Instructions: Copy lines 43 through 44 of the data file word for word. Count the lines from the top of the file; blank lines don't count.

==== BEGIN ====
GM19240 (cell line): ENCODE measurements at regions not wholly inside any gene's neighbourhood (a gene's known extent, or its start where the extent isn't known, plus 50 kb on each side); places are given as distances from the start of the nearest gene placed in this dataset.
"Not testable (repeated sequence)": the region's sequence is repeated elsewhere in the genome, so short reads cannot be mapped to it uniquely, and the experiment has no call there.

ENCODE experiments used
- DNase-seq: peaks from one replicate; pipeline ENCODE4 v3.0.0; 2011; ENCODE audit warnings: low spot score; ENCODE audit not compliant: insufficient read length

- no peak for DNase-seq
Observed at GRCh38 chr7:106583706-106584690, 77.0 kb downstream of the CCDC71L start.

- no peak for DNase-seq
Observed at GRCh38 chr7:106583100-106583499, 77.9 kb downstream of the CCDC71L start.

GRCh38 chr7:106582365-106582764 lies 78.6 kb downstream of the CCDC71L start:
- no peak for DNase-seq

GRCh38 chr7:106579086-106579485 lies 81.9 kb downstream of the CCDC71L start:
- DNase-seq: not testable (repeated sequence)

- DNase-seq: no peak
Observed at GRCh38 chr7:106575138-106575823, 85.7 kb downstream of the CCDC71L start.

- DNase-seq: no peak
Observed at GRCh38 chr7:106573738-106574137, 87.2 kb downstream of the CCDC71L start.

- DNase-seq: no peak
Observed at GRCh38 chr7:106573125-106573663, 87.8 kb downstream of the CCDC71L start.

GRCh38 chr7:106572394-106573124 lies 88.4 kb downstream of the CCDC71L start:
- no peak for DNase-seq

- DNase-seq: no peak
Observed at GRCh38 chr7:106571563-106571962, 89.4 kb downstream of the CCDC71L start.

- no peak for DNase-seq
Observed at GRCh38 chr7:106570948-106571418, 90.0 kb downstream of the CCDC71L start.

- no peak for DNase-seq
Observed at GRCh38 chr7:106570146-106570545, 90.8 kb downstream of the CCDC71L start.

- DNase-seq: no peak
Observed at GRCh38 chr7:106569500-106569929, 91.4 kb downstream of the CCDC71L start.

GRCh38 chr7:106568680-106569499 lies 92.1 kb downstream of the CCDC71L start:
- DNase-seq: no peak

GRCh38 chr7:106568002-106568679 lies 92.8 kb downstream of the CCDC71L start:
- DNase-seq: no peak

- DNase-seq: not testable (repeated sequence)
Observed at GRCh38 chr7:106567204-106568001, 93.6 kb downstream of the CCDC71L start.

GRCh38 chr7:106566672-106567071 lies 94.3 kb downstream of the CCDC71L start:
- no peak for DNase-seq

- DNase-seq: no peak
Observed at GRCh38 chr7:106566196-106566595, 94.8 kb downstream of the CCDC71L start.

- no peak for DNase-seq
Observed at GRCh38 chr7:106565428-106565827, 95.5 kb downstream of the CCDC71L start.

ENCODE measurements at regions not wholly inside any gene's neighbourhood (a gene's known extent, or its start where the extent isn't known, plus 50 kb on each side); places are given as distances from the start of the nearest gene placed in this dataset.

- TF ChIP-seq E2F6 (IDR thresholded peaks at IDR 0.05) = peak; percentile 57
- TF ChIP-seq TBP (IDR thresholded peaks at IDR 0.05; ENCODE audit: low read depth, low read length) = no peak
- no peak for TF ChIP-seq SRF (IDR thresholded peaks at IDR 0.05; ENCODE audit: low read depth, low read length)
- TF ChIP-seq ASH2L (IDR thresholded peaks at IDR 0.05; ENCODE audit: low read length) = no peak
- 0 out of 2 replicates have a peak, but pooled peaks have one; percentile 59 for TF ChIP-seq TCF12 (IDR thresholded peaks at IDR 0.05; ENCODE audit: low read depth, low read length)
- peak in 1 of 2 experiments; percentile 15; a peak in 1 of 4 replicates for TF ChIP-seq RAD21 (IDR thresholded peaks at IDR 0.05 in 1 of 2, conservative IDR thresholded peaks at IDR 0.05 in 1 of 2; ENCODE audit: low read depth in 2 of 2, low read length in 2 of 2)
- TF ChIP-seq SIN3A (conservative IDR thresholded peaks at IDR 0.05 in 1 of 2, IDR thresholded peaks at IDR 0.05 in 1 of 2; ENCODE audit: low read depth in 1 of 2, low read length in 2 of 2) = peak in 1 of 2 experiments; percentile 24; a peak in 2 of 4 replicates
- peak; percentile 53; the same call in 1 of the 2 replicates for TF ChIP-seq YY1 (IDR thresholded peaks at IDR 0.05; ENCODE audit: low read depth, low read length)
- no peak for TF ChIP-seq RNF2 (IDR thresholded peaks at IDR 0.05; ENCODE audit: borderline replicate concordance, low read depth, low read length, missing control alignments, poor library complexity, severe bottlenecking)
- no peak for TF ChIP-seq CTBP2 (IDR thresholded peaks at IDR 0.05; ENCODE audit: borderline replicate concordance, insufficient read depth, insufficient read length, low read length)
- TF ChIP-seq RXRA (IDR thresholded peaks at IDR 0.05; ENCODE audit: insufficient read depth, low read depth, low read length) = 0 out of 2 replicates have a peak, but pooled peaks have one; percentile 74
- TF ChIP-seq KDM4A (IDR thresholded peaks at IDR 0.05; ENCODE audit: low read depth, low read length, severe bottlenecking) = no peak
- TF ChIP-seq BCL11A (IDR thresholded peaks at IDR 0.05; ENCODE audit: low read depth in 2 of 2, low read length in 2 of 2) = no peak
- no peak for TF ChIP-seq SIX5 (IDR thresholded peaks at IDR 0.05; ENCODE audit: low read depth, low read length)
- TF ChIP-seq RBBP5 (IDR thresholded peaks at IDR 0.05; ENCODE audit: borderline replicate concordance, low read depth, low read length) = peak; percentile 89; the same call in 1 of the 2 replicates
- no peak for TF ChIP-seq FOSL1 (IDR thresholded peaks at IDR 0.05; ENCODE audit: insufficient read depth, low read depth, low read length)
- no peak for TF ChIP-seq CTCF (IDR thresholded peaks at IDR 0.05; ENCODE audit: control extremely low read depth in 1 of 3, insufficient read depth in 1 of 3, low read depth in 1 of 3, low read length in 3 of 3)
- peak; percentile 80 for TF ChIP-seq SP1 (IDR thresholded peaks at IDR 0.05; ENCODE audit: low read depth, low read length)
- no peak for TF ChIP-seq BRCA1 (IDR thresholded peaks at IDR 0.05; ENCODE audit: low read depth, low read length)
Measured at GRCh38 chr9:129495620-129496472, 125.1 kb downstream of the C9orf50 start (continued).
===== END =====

- TF ChIP-seq TBP (IDR thresholded peaks at IDR 0.05; ENCODE audit: low read depth, low read length) = no peak
- no peak for TF ChIP-seq SRF (IDR thresholded peaks at IDR 0.05; ENCODE audit: low read depth, low read length)